Conflict in cooperation : language ideological debates in the negotiation of linguistic and sociocultural rapprochement in the post-Cold War era Turkic world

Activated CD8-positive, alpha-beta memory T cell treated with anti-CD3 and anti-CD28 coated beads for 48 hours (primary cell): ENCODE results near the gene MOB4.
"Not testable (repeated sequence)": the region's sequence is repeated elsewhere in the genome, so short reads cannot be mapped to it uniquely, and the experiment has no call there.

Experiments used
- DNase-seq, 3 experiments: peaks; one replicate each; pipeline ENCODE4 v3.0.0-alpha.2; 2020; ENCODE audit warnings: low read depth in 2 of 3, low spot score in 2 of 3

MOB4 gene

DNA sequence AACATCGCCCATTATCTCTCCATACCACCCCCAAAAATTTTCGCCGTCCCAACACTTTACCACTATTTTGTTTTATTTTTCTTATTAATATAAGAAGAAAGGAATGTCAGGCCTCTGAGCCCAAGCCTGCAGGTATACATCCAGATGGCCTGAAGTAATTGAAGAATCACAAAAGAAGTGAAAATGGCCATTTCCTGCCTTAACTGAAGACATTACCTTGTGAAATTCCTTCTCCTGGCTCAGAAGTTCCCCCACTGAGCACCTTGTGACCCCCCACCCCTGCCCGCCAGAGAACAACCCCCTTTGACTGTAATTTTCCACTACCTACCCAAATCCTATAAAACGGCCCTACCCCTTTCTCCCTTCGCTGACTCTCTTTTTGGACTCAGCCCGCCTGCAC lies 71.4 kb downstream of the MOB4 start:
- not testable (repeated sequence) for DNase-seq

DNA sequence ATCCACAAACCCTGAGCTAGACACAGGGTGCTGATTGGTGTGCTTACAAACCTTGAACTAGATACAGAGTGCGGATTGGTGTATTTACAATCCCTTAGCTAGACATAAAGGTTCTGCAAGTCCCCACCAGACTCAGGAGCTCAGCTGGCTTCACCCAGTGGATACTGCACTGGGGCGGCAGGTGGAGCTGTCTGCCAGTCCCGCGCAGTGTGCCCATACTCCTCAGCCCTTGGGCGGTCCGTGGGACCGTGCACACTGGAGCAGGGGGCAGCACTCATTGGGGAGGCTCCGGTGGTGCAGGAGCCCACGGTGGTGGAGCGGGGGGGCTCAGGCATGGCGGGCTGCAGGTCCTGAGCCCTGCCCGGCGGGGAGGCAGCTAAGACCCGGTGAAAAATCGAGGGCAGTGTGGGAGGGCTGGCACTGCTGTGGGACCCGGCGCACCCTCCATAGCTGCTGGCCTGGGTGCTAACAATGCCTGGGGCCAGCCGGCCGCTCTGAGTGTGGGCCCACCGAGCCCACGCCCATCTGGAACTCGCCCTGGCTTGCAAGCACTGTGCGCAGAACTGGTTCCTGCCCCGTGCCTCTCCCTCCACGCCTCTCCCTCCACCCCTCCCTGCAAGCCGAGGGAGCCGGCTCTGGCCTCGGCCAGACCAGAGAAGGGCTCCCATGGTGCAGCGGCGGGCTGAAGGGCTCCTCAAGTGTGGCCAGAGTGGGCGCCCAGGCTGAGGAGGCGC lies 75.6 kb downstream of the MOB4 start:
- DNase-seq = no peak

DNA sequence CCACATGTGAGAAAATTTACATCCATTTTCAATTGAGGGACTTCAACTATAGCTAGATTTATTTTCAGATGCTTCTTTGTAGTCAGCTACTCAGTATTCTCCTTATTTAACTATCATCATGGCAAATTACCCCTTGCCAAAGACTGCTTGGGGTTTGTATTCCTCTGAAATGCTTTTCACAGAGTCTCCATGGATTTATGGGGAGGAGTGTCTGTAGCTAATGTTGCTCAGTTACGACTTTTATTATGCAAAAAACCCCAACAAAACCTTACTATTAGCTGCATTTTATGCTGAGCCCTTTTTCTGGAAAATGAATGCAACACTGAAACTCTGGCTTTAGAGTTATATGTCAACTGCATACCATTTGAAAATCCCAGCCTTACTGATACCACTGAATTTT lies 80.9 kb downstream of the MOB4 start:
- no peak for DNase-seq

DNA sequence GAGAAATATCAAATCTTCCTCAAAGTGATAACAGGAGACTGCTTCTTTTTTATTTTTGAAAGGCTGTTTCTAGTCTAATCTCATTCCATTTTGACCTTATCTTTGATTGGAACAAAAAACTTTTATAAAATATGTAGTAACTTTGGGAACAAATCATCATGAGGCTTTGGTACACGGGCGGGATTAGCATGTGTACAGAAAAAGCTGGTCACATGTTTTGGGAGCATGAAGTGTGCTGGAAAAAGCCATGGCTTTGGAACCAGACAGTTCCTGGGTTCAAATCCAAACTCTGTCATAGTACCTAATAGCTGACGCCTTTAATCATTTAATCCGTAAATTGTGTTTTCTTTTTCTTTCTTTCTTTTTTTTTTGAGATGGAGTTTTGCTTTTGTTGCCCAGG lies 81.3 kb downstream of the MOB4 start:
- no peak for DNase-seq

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This dissertation examines three phases in post-Cold War relations between Turkey and the ex-Soviet Turkic republics of Central Asia and the Caucasus, not from the macro-level perspective of political and economic protocols and accords agreed by state actors, which has been ably outlined by other scholars, but rather from the micro-level perspective of efforts pursued on a less formal plane to promote linguistic rapprochement among the disparate Turkic peoples. The actors in this unfolding drama were an shifting collective of interested individuals, composed predominantly of linguists and language professionals, who were readily classifiable neither as official representatives of their respective nations, nor solely as invested individuals acting in their own interests, but rather operated at the meso level and comprised, I would argue, a “community of practice” dedicated to uniting the Turkic peoples linguistically, socioculturally, and perhaps even geopolitically under the rubric of an emergent supranational “Turkic world.” In exploring the shifting sands of supranational relations in the post-Soviet Turkic world through the lens of linguistic rapprochement, I focus, in particular, on two ostensibly discrete language ideological debates--the first centered around a series of early Turkic linguistic congresses held during the initial phase of post-Soviet Turkic relations that focused on the creation of a common Turkic alphabet (ortak alfabe) and Turkic lingua franca (ortak dil), and the second emerging during the third phase of relations among the Turkic peoples that focused on defending the Turkish alphabet from pernicious “outside” influence, where “outside” was largely identified as “the West” yet intersected in interesting, ways with the “outside Turks” (dış Türkler) of Central Asia and the Caucasus. In addition, I reconstruct the transitional “bridge” between the first and third phases of Turkic relations by also examining the dimensions of ongoing discussion and debate over issues of language, orthography, and identity both in Turkey and in the emergent Turkic world that, although more diffuse and less formal by nature than the two debates described above nonetheless, I argue, constitute two additional language ideological debates which together define the second stage of relations among the Turkic peoples in the post-Cold War era.